Photo Credit: Laura Fox
You may be spending too much money on healthcare, according to a group of professionals who met last Monday at UVU for a panel discussion about their campaign. Choosing Wisely is a campaign which aims to educate the community about making wise health care decisions.
“The Choosing Wisely campaign is about education, information and the individual,” David Shute, physician advisor to the campaign and internal medicine doctor said. “We want to help physicians and the community by sharing information about specific tests that are either harmful or have little to no value for the individual.”
Representatives of the campaign have compiled a list available online of Utah’s top five unnecessary or low-value medical tests. Antibiotics for colds caused by a virus in children are number one, followed by CT scans and MRIs for headaches and head injuries.
“Antibiotics have been on the radar screen for problems with overuse for the 30 years I’ve been in practice,” Shute said. “Another example is imaging-taking X-rays for routine back pain and CT scans for headaches and abdominal pain. These are things we clearly overuse, and could probably do harm when we overuse them.”
Scott Barlow, CEO of Central Utah Clinic, shared a story about a mother who brought her son into his facility for an evaluation of a head injury. She insisted her son undergo a CT scan, although the doctor saw no reason for that kind of imaging. Ultimately, the doctor issued a CT scan for her son to ease her nerves, but there was no medical reason involved.
Barlow stressed that although a CT scan can provide ease-of-mind, patients should consider radiation exposure as it can be significant. According to mayoclinic.org, radiation from CT scans has a small potential to increase the risk of cancer.
The risks of exposure to radiation during medical imaging processes are meager compared to the benefit of determining a life-threatening or serious issue. Members of Choosing Wisely hope to educate the community about when is the right time to undergo this kind of testing.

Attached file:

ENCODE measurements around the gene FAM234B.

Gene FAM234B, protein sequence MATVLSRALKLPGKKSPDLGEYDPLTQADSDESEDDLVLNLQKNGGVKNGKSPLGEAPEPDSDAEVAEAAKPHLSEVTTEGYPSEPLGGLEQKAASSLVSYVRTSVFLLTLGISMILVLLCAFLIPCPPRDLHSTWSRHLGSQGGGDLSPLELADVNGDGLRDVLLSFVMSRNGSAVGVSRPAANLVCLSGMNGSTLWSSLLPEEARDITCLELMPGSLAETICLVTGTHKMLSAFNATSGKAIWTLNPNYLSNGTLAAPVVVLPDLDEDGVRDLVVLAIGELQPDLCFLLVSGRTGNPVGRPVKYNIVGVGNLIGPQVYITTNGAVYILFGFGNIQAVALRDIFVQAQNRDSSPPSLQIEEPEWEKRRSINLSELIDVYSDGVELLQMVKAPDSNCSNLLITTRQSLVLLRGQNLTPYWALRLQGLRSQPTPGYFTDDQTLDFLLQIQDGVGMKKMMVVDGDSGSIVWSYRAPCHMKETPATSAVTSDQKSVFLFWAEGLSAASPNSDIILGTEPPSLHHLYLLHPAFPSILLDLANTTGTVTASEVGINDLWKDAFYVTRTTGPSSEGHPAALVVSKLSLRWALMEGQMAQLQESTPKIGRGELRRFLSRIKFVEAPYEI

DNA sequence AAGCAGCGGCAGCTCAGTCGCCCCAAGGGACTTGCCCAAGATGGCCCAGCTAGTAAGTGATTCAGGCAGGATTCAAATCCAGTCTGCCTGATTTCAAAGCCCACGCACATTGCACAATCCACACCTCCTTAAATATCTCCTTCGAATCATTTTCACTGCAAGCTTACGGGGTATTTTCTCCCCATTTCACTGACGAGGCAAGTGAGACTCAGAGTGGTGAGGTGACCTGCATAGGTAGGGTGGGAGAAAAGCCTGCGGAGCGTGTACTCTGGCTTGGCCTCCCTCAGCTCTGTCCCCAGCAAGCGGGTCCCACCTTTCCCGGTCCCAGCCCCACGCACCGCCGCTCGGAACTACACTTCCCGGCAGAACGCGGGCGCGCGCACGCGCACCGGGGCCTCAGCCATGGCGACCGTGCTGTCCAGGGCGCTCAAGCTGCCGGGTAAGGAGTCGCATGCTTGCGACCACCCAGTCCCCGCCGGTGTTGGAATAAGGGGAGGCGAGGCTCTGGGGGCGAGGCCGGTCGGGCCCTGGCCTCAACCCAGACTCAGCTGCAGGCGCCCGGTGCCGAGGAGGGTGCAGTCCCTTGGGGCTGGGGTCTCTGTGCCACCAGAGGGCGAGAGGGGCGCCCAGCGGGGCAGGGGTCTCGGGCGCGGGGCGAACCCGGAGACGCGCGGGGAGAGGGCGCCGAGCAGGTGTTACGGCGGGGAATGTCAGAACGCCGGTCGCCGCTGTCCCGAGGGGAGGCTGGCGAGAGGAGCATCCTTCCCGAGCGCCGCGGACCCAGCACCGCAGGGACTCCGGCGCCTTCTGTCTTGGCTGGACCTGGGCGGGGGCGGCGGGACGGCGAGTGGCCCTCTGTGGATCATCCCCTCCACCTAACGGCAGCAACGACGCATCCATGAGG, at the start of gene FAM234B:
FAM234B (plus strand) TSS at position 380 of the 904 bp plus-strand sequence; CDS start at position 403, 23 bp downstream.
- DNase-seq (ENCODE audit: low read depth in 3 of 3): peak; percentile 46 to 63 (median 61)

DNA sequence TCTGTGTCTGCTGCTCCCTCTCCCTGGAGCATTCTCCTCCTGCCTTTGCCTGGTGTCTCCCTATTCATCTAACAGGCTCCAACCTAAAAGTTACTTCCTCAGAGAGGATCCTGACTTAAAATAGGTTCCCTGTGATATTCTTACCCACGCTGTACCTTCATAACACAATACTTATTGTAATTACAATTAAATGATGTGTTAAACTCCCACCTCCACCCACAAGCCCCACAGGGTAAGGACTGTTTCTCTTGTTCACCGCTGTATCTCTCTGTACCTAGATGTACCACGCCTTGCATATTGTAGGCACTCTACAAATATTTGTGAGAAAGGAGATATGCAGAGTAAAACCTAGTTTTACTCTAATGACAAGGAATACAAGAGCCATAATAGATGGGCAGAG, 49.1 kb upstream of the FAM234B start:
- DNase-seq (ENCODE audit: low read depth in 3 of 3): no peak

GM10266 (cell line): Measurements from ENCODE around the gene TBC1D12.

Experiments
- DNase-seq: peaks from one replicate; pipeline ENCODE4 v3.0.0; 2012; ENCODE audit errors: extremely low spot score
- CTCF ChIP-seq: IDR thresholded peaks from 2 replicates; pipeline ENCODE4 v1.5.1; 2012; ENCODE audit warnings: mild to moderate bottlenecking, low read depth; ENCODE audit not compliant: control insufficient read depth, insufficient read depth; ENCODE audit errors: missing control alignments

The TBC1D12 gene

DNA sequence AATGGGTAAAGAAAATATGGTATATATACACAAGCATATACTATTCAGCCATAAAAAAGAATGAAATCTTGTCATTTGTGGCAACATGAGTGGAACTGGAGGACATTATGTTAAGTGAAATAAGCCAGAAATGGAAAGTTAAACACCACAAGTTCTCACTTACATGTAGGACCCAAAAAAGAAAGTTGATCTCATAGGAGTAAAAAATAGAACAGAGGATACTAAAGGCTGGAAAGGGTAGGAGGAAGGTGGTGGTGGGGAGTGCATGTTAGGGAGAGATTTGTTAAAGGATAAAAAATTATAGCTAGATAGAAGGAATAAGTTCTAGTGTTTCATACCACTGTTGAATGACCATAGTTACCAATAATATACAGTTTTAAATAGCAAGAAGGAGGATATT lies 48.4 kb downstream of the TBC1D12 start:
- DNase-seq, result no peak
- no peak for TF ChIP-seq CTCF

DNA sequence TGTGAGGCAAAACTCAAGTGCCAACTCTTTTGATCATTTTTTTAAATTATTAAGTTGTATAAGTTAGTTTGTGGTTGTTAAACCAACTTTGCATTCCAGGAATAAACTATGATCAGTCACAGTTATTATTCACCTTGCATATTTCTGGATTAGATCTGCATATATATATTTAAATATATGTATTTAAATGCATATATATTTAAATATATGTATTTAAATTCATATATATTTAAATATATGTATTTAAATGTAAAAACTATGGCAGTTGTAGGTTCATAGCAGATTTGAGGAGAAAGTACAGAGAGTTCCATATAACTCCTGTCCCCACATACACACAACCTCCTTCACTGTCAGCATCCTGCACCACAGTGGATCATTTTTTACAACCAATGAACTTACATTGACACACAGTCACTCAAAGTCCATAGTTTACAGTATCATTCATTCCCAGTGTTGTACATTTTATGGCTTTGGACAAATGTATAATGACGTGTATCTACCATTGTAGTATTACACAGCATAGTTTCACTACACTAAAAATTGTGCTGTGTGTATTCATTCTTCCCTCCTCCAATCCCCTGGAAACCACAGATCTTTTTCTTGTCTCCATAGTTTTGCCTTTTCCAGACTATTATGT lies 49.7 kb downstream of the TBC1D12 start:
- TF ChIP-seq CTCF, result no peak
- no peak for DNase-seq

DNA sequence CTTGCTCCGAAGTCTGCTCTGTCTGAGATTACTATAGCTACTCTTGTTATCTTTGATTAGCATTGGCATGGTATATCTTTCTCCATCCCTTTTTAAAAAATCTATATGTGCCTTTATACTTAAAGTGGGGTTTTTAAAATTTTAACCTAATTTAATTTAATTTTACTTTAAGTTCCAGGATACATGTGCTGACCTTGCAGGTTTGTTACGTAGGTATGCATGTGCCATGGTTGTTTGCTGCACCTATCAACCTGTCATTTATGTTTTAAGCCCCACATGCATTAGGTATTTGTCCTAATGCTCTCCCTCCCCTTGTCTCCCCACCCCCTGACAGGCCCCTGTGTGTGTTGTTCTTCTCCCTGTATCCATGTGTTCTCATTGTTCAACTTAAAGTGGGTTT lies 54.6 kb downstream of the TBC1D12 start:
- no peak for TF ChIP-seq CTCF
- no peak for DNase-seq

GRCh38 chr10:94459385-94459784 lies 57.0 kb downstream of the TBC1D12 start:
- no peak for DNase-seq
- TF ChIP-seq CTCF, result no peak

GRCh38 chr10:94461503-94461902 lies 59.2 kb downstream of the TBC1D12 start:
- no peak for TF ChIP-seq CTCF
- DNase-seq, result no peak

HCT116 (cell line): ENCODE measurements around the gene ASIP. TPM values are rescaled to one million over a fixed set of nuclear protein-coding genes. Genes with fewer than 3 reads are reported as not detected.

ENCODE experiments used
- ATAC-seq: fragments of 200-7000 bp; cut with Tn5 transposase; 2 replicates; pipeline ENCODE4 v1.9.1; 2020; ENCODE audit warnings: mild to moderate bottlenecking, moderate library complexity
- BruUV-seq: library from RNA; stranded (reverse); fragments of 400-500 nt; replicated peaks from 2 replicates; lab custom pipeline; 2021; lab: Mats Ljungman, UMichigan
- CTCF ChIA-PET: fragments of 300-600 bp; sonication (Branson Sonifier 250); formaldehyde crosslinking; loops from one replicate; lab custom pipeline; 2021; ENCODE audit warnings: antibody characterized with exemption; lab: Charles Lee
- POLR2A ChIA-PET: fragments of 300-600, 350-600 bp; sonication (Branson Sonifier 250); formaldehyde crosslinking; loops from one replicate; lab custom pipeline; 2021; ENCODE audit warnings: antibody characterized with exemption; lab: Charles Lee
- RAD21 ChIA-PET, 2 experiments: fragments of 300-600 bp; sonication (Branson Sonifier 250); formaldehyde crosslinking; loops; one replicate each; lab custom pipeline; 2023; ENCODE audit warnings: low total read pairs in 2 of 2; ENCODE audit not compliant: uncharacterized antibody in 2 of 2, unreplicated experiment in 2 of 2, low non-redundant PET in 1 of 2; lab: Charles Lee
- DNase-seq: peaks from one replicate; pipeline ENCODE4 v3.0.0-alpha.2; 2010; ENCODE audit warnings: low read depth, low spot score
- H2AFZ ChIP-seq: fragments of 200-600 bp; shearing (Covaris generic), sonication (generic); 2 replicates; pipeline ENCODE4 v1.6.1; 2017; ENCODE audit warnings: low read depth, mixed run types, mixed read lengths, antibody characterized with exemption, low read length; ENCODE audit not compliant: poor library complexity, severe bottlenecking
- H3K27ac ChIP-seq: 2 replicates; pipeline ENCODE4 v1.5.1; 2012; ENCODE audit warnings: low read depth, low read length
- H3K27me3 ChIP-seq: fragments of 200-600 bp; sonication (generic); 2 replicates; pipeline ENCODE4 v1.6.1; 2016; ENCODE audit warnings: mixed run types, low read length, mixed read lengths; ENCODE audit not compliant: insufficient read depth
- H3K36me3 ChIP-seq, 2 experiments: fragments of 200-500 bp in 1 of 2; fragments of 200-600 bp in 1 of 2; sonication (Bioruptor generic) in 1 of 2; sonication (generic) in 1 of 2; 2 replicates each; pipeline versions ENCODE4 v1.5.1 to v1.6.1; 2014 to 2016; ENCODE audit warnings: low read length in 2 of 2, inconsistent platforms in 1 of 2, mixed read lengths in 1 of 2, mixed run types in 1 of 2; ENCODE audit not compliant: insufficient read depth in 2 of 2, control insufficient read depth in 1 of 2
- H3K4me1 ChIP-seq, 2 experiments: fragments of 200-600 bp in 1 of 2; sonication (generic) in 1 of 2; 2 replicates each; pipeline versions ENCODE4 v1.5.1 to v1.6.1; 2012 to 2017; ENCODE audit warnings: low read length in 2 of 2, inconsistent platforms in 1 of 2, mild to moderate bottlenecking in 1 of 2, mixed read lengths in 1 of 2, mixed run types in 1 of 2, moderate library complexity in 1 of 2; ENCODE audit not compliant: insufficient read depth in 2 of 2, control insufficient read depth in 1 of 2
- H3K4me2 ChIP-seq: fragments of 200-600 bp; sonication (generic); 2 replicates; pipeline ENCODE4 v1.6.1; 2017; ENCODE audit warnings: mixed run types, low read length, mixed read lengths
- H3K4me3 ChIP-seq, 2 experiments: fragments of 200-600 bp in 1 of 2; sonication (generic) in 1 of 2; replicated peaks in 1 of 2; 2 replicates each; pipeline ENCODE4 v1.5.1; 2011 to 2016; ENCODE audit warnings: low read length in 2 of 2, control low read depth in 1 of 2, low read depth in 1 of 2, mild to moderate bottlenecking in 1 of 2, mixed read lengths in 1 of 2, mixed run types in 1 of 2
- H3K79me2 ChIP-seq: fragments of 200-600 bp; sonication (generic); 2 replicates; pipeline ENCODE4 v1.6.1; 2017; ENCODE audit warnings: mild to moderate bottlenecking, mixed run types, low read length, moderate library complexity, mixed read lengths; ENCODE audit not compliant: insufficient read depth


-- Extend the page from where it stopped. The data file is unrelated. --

“The average patient in America will see the doctor about two times a year, but an average person with a chronic illness will see at least six different doctors over the course of a year,” Barlow said.
Graphic by Trevor Robertson
Another initiative of the Choosing Wisely campaign is promoting conversation between physicians and patients. Shute said education must start with the consumer—before walking into the office of a medical professional, the consumer should be prepared with questions about the resources available to them.
Finding transparency in the medical industry was suggested as a way for young adults to improve their overall healthcare experience. Some students may not be accustomed to asking questions in the doctor’s office because they were never in charge of their own healthcare.
“Healthcare has not been very transparent, but the younger generation is used to searching for and having readily available information,” Barlow said. “The system itself has not facilitated an easy way for them to access the information they need, but that’s changing. There are organizations such as Choosing Wisely working to make connections that have never been there before.”
The event was moderated by Jennifer Napier-Pierce of the Salt Lake Tribune and also featured panelists Jason Stevenson, Consumer Advocate of Utah Health Policy Project and S. David Jackson, Benefit Consultant of First West Benefit Solutions.
In order to save money on health care, the representatives of Choosing Wisely are encouraging the community to facilitate discussions with their physicians. The campaign will continue in Utah with open forums and by providing updated information on their website, choosingwisely.org.